So El Calafate. They have a pretty efficient system working at the tiny little airport. A couple of minibuses meet every plane and for 200 pesos (£9/$13) they drop you at your hotel and then pick you up again a few hours before your return flight. It works well.
My hostel was really nice with a view of the lake , but it was twice the price of other places I’ve stayed. Accommodation is expensive in this town. If you are determined to save money there are a few campsites dotted around, but I’m afraid this body doesn’t camp anymore. Also bear in mind that I was lucky with the weather and it was warm and sunny most of the time; there is a wind that normally blows the whole summer, which was thankfully absent during my visit.
It’s not entirely illogical that it should be expensive. They have no real income other than tourism. They can’t grow fruit and vegetables, because the place is covered in snow for much of the year. The sheer remoteness makes everything expensive. However they are lucky to be sat next to a few awesome tourist attractions, and this brings the punters in.
There is a mixture of domestic tourism (Argentinians flying down from Buenos Aires) and international travellers, often travelling down by tourist bus on the famous ruta 40 (the argentine equivalent of route 66).
The town itself pretty much consists of one street with restaurants and bars, a selection of places to book excursions, a few souvenir shops and some sellers of ‘outdoor wear’. A selection of hotels branch off in various directions, a lot of them new-looking. There is also the lake, which is within walking distance.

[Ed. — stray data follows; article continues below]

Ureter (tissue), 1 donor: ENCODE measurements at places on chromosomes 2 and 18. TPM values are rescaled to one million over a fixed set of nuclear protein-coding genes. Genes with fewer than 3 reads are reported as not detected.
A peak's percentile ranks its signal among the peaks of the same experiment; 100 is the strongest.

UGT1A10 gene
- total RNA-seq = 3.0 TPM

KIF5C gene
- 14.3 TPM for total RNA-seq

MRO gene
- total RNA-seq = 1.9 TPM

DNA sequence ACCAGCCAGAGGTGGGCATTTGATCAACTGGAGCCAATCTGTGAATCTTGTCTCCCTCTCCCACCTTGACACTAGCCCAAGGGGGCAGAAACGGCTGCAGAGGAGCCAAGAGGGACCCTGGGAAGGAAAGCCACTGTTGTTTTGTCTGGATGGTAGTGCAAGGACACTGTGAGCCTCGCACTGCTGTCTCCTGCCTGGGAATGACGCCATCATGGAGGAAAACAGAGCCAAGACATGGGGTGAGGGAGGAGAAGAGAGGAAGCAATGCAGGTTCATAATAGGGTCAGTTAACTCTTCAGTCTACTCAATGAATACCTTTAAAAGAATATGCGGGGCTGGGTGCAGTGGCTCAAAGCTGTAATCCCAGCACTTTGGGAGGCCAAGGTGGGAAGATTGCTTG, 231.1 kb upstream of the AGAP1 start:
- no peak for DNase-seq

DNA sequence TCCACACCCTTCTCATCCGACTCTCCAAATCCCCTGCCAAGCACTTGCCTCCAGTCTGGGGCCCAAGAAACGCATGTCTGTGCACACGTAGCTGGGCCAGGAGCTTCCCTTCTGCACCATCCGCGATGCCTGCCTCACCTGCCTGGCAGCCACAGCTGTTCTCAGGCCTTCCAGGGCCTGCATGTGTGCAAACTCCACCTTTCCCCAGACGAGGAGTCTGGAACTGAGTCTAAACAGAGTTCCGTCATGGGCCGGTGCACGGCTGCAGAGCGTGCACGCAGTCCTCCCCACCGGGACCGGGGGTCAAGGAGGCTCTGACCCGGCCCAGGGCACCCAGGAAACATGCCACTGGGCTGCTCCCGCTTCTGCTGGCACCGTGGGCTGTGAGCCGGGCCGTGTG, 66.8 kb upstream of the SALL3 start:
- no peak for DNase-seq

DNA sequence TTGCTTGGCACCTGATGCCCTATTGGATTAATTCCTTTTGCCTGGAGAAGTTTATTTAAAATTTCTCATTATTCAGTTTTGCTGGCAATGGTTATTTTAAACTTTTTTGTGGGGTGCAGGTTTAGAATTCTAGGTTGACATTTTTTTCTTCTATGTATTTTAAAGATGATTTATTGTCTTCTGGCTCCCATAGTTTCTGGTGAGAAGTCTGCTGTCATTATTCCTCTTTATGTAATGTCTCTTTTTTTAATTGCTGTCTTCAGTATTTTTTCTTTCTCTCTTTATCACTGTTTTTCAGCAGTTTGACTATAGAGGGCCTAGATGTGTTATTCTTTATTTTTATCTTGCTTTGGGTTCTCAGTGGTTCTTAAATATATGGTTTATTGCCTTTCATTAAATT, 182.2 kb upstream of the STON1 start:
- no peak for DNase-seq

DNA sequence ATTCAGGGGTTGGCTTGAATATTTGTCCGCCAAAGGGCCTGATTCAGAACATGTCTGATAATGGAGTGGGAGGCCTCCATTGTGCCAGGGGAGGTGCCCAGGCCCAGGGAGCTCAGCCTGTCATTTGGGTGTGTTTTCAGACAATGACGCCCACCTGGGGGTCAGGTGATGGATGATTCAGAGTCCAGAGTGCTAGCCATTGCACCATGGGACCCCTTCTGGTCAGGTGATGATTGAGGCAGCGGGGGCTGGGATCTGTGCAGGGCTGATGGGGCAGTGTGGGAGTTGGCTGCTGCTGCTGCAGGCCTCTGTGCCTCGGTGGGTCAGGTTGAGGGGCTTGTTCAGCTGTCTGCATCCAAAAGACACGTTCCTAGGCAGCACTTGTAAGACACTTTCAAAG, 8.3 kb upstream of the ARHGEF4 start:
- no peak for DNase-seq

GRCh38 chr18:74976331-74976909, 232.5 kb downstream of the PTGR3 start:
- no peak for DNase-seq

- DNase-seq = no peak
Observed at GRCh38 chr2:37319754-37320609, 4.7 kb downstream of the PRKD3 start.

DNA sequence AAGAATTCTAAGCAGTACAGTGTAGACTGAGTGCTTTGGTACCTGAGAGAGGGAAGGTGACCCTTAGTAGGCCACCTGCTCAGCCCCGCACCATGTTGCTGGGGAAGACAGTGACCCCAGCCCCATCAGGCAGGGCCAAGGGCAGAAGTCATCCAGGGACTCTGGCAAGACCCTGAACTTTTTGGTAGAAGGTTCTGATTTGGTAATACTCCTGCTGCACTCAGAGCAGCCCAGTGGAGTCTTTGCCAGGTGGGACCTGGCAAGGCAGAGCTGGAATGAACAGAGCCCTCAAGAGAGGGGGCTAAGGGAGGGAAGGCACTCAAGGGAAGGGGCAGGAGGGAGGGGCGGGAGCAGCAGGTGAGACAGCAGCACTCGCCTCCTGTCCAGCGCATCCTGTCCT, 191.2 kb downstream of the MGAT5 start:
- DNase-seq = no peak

The main thing visitors to El Calafate come to see is the huge glacier Perito Moreno, around 80 kilometres away. I booked a bus trip there as soon as I arrived. Yes it is quite touristy but really there is no other way of doing it.
My bus tour cost 700 pesos (around £32/$45). Prices vary but they tend to include different things so it’s virtually impossible to compare prices and easier just to pick one and go with it. On top of that I had to pay 260 pesos entrance to the glacier park (that’s £12/$17). The boat trip, where they take you out to the glacier (obviously optional) costs another £12/$17). It meant that the whole day cost me around £70/$100, when you add on a couple of drinks.
It’s best to bring your own food. There is a restaurant there but it is super-expensive. Some of the tours include a little lunchbox, which with hindsight was a good deal.
First we took the boat trip. It lasts around an hour and sails right out to the glacier, where you can fight your way through the sea of selfie sticks to get a picture or two. The sheer size of the thing only really becomes apparent once you sail out to it.
Then back on the bus to drive to the other side of the glacier, where there is a visitor’s centre and a few walks to go along and view the other side of the glacier.
Like I said, it was a bit touristy but really there was no other way of doing it.
From time to time you hear a noise, a bit like a gunshot, which is really just bits of the glacier breaking off.
You can also walk along the glacier. I saw some people doing this; only a few companies are able to offer this and it is only available on one small section of the glacier, meaning that it gets pretty crowded.